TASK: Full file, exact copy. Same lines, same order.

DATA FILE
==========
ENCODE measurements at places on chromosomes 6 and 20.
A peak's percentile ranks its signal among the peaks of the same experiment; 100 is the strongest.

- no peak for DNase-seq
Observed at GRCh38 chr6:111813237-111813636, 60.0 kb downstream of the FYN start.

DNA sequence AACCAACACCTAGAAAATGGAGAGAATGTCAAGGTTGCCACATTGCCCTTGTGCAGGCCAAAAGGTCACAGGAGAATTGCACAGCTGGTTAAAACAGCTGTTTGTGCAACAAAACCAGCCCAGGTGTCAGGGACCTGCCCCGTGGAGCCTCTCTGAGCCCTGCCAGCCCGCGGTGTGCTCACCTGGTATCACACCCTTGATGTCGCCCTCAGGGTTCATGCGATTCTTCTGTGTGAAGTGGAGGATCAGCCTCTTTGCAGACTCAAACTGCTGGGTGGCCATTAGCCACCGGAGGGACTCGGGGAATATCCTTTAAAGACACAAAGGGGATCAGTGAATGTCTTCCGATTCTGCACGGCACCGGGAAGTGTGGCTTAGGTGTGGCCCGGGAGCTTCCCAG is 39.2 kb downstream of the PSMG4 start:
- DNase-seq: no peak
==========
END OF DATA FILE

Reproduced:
ENCODE measurements at places on chromosomes 6 and 20.
A peak's percentile ranks its signal among the peaks of the same experiment; 100 is the strongest.

- no peak for DNase-seq
Observed at GRCh38 chr6:111813237-111813636, 60.0 kb downstream of the FYN start.

DNA sequence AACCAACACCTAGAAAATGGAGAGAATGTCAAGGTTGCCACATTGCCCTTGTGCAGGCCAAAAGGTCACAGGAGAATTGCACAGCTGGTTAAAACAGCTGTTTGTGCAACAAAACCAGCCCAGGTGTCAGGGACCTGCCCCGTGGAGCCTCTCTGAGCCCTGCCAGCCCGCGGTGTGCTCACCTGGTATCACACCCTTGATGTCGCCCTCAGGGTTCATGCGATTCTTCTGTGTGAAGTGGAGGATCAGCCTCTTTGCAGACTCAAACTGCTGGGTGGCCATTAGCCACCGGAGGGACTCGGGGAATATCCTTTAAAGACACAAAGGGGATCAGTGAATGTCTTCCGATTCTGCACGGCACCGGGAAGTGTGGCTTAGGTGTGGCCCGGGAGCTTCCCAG is 39.2 kb downstream of the PSMG4 start:
- DNase-seq: no peak